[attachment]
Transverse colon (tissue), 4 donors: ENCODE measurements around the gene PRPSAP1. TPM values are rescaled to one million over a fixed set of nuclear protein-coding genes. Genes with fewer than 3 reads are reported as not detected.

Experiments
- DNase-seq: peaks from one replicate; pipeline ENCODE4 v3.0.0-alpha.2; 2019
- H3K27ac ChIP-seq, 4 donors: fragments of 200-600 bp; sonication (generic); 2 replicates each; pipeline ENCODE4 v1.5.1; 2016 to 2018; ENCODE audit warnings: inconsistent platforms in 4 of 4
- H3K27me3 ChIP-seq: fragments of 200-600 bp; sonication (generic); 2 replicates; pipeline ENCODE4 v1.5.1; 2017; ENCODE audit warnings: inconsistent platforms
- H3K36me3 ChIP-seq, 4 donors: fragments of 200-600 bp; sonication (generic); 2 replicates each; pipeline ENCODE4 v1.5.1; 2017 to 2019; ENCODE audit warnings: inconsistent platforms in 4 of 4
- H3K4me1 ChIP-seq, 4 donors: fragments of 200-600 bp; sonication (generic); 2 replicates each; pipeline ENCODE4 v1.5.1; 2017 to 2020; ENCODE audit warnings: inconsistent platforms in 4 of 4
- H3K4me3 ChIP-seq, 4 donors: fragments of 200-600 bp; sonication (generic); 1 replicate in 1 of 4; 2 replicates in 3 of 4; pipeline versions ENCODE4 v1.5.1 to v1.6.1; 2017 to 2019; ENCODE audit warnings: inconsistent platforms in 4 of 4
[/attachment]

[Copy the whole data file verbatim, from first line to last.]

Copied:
Transverse colon (tissue), 4 donors: ENCODE measurements around the gene PRPSAP1. TPM values are rescaled to one million over a fixed set of nuclear protein-coding genes. Genes with fewer than 3 reads are reported as not detected.

Experiments
- DNase-seq: peaks from one replicate; pipeline ENCODE4 v3.0.0-alpha.2; 2019
- H3K27ac ChIP-seq, 4 donors: fragments of 200-600 bp; sonication (generic); 2 replicates each; pipeline ENCODE4 v1.5.1; 2016 to 2018; ENCODE audit warnings: inconsistent platforms in 4 of 4
- H3K27me3 ChIP-seq: fragments of 200-600 bp; sonication (generic); 2 replicates; pipeline ENCODE4 v1.5.1; 2017; ENCODE audit warnings: inconsistent platforms
- H3K36me3 ChIP-seq, 4 donors: fragments of 200-600 bp; sonication (generic); 2 replicates each; pipeline ENCODE4 v1.5.1; 2017 to 2019; ENCODE audit warnings: inconsistent platforms in 4 of 4
- H3K4me1 ChIP-seq, 4 donors: fragments of 200-600 bp; sonication (generic); 2 replicates each; pipeline ENCODE4 v1.5.1; 2017 to 2020; ENCODE audit warnings: inconsistent platforms in 4 of 4
- H3K4me3 ChIP-seq, 4 donors: fragments of 200-600 bp; sonication (generic); 1 replicate in 1 of 4; 2 replicates in 3 of 4; pipeline versions ENCODE4 v1.5.1 to v1.6.1; 2017 to 2019; ENCODE audit warnings: inconsistent platforms in 4 of 4